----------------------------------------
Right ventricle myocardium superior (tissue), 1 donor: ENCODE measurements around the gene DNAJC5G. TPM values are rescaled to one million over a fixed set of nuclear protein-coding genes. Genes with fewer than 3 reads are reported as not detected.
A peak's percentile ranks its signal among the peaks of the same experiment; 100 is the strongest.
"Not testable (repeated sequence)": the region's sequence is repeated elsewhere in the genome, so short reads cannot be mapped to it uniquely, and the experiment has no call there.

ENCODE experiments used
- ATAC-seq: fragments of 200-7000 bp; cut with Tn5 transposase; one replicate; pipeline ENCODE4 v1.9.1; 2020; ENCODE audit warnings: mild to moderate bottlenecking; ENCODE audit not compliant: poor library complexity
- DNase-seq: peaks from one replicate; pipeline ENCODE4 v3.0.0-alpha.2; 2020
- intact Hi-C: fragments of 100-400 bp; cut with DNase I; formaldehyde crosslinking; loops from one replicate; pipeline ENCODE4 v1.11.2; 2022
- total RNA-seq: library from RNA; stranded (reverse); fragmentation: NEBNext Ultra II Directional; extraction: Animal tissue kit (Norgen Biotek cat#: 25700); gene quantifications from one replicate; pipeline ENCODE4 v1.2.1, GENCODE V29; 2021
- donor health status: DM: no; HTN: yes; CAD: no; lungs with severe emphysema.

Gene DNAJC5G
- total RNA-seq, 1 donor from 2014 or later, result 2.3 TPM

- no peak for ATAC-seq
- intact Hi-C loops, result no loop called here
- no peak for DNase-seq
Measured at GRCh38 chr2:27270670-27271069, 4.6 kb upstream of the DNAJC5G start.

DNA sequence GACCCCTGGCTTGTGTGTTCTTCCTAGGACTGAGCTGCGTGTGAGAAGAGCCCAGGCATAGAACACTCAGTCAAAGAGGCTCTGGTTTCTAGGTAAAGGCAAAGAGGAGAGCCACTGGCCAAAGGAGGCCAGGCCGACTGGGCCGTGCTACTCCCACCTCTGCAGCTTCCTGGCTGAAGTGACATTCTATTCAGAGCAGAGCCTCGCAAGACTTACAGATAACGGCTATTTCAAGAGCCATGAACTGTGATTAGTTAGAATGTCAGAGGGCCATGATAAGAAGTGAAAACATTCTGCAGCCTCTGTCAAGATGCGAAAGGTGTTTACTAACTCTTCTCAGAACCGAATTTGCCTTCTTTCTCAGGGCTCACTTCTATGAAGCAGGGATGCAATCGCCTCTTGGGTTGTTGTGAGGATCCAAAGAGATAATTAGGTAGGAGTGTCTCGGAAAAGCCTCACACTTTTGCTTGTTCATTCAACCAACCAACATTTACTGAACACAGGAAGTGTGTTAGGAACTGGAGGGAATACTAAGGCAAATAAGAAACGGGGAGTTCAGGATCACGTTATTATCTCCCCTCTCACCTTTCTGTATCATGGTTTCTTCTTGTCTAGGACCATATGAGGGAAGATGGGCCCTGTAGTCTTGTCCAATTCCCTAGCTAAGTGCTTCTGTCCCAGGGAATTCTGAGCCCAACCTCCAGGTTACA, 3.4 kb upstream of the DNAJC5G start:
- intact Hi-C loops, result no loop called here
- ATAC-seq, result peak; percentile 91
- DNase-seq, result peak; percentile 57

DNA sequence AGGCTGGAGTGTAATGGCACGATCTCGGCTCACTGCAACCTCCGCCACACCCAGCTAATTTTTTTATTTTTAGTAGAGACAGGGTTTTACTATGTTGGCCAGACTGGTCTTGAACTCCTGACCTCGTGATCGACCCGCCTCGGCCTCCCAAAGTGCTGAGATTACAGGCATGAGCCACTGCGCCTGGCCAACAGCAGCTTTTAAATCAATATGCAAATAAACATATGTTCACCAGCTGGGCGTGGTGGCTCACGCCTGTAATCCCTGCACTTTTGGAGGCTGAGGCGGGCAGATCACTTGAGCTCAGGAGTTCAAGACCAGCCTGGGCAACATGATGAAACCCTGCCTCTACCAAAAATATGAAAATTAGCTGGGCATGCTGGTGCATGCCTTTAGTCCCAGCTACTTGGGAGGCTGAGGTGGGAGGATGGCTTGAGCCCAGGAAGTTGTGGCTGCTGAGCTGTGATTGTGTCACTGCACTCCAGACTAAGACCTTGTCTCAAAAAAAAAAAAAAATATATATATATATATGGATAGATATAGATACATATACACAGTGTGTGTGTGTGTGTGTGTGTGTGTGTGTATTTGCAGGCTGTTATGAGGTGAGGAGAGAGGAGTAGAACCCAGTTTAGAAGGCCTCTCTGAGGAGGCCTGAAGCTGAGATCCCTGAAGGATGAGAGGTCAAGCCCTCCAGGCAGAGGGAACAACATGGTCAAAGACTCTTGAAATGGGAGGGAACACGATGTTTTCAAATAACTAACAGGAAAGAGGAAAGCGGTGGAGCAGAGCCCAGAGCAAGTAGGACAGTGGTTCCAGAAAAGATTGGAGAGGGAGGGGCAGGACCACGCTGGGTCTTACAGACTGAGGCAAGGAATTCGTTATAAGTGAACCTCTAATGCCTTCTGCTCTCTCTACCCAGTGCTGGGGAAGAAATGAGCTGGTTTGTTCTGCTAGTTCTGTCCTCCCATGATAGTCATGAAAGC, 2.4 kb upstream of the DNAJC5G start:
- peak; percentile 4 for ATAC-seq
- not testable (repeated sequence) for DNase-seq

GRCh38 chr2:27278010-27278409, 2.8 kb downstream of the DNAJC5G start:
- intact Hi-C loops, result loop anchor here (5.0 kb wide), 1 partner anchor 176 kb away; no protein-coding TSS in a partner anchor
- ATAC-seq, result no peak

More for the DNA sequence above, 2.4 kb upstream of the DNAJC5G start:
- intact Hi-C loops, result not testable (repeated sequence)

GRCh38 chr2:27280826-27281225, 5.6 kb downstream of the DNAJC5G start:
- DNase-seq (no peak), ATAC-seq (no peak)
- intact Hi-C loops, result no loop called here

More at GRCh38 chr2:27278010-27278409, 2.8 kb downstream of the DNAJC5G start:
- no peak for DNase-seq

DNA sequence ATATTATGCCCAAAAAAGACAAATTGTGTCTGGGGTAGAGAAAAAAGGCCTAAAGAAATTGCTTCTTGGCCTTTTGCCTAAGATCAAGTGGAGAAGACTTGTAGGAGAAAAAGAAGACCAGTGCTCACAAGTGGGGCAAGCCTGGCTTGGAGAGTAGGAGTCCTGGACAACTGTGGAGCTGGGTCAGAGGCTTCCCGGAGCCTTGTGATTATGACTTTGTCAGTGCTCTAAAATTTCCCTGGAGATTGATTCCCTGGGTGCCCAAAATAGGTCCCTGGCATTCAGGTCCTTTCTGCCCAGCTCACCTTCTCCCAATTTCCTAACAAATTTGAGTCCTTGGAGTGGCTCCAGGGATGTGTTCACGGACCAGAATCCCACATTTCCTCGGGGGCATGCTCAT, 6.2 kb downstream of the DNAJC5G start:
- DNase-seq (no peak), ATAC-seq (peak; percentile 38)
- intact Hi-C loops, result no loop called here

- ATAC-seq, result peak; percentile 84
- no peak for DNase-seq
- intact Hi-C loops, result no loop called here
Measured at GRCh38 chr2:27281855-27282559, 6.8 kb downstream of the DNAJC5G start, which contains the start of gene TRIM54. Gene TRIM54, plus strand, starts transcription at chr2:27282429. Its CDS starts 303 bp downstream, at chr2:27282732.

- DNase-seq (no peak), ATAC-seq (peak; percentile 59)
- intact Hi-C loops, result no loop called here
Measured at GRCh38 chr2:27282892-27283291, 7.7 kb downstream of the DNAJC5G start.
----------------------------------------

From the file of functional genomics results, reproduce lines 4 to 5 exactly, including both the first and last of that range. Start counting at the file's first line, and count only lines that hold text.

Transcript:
ENCODE experiments used
- ATAC-seq: fragments of 200-7000 bp; cut with Tn5 transposase; one replicate; pipeline ENCODE4 v1.9.1; 2020; ENCODE audit warnings: mild to moderate bottlenecking; ENCODE audit not compliant: poor library complexity